40% tax on health plans. The naive left invades the editorial board. Are you surprised? 

It is unfortunate that the 40% tax on health plans created by Obamacare has been labeled a “Cadillac” tax because the perception of luxury and excess is misleading and inaccurate.

The idea that such plans encourage overuse of health care is ludicrous, especially when you consider the cost of such plans as defined in the Law includes employee contributions to spending accounts and health savings accounts (HSA); programs designed to do exactly the opposite of encouraging spending.

Just think, the idea of lower out-of-pocket expenses encouraging a disregard for costs from the folks who want “free” college.

The Times says: “Employers can avoid the tax by reducing the benefits they offer (the original purpose of the tax) or by shifting more costs to employees.” Or? Here’s  a clue, reducing benefits and shifting costs to employees are one and the same, it’s not a matter of or. The number of employers affected would be relatively small says the Times;  the current estimate is about 48% initially and growing from there since the dollar cap is not geared to health care inflation  

The fact is avoiding this tax as most employers will, means direct cost-shifting to workers. And yes, the Times is right, modest and lower-income workers will be hurt most as they are now.

Will the experts please give us the details of what they describe as a gold-plated benefit plans.

The idea that employers will increase pay when they reduce benefits is a dream of what must be naive left of center economists, especially considering that many of these are Union plans and public employee plans, which by the way means taxpayers are getting a double whammy 😛

Keep the Tax on High-End Health Plans (New York Times Editorial Board, August 12, 2015)

Congress is under pressure to repeal an impending tax on the so-called Cadillac health plans offered by many employers. Scores of legislators from each party have endorsed separate bills to repeal it, and candidates for office, pressed by lobbyists from labor unions, business groups and insurers, may join the call for repeal. The tax should probably be adjusted by Congress to eliminate inequities, but outright repeal would be a mistake that would undermine the viability of the Affordable Care Act.

Cadillac plans, which often offer more generous benefits and lower costs to the employee, are substantially more expensive than the average employer plan. Many experts believe they encourage wasteful spending in the health care system. To eliminate most of these pricey plans, a 40 percent excise tax will be assessed, beginning in 2018, on any annual premiums that exceed $10,200 for individual coverage and $27,500 for family coverage. The tax will be paid by employers or, in some cases, insurers hired by the employers. If the premium for a family plan is $30,000, for example, the tax would be 40 percent of $2,500, or $1,000.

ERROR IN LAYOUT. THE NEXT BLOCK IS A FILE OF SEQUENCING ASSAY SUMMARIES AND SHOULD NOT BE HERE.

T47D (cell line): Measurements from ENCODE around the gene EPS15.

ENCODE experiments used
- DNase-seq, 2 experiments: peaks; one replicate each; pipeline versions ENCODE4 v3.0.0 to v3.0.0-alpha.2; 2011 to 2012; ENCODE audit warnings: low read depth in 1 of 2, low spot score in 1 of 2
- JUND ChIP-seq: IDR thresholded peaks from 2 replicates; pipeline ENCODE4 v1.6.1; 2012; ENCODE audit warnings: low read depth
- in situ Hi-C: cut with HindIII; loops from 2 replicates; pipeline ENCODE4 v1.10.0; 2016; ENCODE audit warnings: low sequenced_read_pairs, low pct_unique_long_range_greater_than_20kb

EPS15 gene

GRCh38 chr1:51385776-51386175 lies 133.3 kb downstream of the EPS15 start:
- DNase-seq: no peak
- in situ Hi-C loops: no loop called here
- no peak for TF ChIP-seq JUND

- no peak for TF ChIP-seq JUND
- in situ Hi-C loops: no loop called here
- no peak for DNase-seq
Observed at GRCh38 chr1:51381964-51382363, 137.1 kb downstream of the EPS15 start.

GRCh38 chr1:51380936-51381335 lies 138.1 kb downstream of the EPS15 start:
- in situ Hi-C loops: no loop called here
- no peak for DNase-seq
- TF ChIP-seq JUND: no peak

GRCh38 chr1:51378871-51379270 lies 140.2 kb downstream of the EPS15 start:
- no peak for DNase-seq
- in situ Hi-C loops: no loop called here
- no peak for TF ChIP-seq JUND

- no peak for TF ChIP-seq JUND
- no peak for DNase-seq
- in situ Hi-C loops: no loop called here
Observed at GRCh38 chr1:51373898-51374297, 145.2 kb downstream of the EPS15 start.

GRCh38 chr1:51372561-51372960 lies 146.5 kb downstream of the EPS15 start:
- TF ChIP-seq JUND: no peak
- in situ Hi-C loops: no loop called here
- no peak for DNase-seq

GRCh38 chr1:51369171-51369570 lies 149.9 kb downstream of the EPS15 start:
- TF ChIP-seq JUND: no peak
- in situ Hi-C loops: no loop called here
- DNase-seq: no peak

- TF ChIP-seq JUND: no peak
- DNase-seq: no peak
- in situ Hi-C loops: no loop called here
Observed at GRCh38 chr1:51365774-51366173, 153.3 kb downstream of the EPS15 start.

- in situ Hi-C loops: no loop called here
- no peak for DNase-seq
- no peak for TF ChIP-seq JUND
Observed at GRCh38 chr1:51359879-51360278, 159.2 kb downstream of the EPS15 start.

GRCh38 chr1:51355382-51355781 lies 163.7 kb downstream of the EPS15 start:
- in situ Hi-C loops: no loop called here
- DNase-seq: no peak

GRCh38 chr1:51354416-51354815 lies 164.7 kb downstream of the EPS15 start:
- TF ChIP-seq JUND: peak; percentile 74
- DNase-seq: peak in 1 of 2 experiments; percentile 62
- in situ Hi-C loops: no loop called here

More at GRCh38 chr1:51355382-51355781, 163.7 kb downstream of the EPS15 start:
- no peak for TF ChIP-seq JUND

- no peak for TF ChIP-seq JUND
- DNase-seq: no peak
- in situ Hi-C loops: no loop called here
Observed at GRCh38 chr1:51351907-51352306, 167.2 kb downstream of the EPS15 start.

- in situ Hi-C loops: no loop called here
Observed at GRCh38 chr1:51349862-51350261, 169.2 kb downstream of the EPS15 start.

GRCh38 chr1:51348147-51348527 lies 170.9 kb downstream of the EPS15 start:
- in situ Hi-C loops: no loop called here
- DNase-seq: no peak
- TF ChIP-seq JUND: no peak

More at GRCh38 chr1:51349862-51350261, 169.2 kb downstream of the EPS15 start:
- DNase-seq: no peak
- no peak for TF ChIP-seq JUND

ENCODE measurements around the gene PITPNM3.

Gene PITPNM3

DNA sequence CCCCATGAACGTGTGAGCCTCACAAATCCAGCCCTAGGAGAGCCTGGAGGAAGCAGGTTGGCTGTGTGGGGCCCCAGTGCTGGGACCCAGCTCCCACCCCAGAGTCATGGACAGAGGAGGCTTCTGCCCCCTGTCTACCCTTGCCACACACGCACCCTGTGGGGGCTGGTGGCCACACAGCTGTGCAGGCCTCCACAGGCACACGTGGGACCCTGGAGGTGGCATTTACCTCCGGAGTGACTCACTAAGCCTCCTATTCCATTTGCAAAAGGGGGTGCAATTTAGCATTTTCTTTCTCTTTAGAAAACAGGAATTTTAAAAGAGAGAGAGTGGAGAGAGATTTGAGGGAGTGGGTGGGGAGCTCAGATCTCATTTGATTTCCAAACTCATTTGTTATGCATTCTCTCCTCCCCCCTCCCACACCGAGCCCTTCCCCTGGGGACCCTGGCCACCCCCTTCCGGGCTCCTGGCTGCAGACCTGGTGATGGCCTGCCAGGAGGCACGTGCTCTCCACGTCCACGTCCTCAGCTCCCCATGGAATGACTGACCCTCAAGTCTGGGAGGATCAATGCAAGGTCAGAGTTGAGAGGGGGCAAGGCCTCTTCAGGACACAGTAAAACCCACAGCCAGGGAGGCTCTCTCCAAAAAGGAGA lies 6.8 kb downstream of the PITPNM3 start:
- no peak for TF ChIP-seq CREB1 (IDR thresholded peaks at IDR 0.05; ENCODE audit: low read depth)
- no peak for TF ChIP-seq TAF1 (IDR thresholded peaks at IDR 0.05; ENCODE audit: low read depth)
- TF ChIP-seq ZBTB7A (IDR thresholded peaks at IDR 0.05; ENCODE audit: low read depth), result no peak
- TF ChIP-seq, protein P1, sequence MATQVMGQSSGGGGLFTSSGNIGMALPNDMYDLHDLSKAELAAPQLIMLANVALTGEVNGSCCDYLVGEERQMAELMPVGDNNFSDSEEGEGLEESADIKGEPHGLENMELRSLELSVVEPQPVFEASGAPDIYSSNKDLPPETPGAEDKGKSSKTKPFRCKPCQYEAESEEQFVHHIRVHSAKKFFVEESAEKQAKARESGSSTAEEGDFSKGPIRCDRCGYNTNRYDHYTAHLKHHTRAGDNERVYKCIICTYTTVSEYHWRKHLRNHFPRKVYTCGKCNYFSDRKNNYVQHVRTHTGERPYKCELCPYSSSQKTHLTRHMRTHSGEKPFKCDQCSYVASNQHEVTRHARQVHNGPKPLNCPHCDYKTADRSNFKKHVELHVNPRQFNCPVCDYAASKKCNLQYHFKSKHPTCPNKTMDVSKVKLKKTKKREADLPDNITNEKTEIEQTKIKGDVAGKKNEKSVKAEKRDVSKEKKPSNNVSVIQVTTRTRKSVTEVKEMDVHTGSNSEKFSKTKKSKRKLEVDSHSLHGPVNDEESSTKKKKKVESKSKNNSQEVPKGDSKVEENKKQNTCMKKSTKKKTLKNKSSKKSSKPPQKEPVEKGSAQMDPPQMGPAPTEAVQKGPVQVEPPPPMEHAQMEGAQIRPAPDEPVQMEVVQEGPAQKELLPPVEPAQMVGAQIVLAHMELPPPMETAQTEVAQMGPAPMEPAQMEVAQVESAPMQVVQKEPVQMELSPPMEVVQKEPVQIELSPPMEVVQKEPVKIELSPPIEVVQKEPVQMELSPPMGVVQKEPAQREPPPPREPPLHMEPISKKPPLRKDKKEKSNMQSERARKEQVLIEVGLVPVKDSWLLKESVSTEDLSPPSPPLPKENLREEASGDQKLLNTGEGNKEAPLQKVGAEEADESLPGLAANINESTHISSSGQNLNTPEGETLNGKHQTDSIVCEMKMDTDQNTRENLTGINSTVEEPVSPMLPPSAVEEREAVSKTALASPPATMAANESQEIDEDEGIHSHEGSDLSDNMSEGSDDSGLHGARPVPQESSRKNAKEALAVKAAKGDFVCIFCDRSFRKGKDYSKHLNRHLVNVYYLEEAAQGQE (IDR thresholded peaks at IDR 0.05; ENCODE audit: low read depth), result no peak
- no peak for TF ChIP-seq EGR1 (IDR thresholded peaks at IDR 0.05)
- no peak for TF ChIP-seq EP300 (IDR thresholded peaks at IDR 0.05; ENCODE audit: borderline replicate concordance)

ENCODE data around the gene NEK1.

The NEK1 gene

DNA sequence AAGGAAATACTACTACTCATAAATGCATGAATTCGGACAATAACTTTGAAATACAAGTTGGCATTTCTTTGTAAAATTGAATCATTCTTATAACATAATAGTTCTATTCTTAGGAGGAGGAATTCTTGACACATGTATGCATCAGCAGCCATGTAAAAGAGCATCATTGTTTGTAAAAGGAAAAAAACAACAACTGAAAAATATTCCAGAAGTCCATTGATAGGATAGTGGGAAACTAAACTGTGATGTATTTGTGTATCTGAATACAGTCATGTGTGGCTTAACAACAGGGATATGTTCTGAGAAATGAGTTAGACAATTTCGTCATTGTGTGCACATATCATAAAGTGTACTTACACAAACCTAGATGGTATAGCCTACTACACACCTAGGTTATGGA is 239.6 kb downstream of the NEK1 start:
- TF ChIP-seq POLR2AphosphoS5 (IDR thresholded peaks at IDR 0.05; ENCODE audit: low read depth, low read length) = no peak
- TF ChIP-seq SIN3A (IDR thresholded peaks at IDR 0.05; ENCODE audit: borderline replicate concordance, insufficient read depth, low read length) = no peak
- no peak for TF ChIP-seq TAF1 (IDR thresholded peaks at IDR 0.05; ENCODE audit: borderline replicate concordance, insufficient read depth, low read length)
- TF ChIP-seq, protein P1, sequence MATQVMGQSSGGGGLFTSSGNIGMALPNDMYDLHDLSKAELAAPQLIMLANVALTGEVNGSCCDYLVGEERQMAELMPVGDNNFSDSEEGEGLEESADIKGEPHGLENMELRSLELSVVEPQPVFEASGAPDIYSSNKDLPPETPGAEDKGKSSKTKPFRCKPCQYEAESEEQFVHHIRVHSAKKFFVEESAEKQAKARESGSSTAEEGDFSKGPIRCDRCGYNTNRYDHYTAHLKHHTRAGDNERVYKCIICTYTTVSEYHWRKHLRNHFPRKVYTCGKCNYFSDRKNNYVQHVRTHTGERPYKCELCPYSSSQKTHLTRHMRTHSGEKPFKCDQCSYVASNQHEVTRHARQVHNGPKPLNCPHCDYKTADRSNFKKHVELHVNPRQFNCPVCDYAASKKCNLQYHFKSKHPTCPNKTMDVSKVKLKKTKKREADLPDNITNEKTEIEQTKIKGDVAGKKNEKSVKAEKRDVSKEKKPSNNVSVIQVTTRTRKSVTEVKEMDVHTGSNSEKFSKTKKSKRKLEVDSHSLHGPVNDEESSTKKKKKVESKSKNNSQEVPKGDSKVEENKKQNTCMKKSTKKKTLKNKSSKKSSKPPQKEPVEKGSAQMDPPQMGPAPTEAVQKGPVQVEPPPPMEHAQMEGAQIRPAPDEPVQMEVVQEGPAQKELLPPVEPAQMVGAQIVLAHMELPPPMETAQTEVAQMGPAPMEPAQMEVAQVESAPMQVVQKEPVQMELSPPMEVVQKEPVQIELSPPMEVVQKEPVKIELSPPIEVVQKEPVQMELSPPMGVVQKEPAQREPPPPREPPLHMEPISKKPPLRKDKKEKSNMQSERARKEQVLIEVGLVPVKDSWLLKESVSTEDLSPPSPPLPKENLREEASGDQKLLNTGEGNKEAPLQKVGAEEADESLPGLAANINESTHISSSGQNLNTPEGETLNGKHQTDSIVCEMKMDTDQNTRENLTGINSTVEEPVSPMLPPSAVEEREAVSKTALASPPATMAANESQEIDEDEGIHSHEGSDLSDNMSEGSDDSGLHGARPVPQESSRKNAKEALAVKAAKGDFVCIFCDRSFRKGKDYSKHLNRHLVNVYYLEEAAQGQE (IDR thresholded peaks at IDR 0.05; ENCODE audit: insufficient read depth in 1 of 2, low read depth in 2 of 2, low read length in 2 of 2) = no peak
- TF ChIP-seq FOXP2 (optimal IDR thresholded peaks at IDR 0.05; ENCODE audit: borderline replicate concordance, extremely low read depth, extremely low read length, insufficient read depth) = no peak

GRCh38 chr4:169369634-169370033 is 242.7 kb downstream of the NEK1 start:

Employers can avoid the tax by reducing the benefits they offer (the original purpose of the tax) or by shifting more costs to employees. The number of employers affected would be relatively small at the start but would grow over time as more employer-sponsored plans exceed the premium threshold that triggers the tax.

There are good reasons to retain the tax. It makes a start, albeit small, toward reducing the cost of health care by discouraging excessive spending. It would generate some $87 billion over the next decade to finance more coverage for the uninsured, a sum that would either have to be replaced with other revenues or added to the deficit.

In addition, a vast majority of policyholders won’t be hurt because the average family plan currently costs about $17,000, well below the tax threshold. The Congressional Budget Office recently lowered its estimate for projected growth in premiums for private health insurance, making it even less likely that premiums will exceed the tax thresholds anytime soon.

Still, the tax could end up unfairly penalizing some employers for factors beyond their control, and lead them to impose harmful cuts on their workers. Even employers that do not provide gold-plated benefits face very high premiums if they are in places where medical costs are high or if their work force is disproportionately old or chronically ill. Those inequities can be addressed by adjusting the tax to take account of obvious disparities in work-force composition or local medical costs.

One unanswered question is whether employers that cut back their health benefits to avoid the tax will pass the savings on to workers in the form of higher wages. Many economists think they will, but so far there is little evidence of that happening with businesses that have reduced benefits or increased employee contributions.

Analysts at the Commonwealth Fund, a research organization, warn that if employers require higher deductibles and co-pays, workers with modest incomes might postpone the health care they need, which could lead to more spending down the road. Congress should not repeal the tax, but it should find smart ways to adjust it.


4 replies »

  1. I’d like to point out another flaw in the ACA cadillac tax: Alaska. As a resident and a broker I can tell you that EVERY PLAN SOLD IN ALASKA IS CONSIDERED A CADILLAC PLAN. Do I need to say that again? Every plan, regardless of deducible, costs so much because of the high costs of obtaining care in our state, that they are all subject to the tax in 2018. Just 750,000 people, families and businesses impacted by a ridiculous regulation.


  2. Well, a couple of comments: